Ohio Supreme Court Again Upholds Voluntary Abandonment Doctrine

State ex rel. Jacobs v. Indus. Comm.

This month, the Ohio Supreme Court upheld a denial of temporary total disability (TTD) benefits for an employee based on job abandonment.  TTD benefits serve as wage replacement for employees who have suffered a workplace injury which causes the employee not to be able to return to work.  Generally, an employee cannot be terminated for absenteeism while receiving TTD benefits.

Here, the employee was released to work with restrictions which the employer accommodated with a light duty assignment that met the restrictions in place.  The employee accepted the light duty assignment, reported to work for one hour, and then left complaining of pain and indicating that she was going to visit her doctor.  The employee did not return to work and the employer confirmed that the employee did not visit her doctor.  The employer sent two letters to the employee over a 15 day period indicating that the employee was AWOL and in jeopardy of termination.  The employee was then terminated for job abandonment after failing to respond to the letters.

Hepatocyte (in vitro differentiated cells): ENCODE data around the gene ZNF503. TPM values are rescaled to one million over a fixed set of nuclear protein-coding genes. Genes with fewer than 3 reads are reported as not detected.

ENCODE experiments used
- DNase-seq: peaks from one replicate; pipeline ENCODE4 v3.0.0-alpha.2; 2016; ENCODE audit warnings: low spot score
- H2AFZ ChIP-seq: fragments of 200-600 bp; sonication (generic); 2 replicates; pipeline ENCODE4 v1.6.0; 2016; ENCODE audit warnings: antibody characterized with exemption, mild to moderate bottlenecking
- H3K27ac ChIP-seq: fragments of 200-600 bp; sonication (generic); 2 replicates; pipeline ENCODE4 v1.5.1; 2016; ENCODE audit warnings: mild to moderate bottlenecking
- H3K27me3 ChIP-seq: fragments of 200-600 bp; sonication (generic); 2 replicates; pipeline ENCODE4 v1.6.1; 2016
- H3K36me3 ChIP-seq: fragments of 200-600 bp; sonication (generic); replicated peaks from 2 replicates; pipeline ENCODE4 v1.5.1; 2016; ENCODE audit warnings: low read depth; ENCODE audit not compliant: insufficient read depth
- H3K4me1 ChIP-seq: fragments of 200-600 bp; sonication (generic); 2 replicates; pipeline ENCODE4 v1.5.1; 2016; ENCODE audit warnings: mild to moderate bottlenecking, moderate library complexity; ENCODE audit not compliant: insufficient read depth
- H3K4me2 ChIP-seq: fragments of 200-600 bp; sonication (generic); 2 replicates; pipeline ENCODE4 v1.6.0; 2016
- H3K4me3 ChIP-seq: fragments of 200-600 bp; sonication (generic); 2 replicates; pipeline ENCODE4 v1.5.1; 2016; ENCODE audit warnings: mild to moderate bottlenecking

Subsequent to the termination, the employee sought TTD benefits which were denied based on her termination for job abandonment.  The employee argued that she was unable to return to work due the industrial injury (the basic standard for awarding TTD), that she had not abandoned her job because reporting her inability to continue her light duty work constituted a rejection of the employer’s light duty offer, and that because the employer terminated her while she was disabled, the employer could not argue that she voluntarily abandoned her job.  The Industrial Commission as well as the lower courts rejected these arguments.

The Ohio Supreme Court rejected the employee’s arguments as well, holding that by accepting the employer’s light duty offer, she was subject to the employer’s absenteeism policy.  Further, the employee failed to provide any medical certification that the light duty work was beyond her capabilities, let alone providing any explanation at all for her failure to return to work.  The Court concluded; “When a claimant is discharged because of actions that were initiated by the claimant and that were not related to the industrial injury, a voluntary separation from employment has occurred that breaks the causal relationship between the industrial injury and the loss of earnings.”

Accordingly, employers should be aware that employees serving in light duty assignments can be treated just like any other employee with regard to workplace rules and regulations.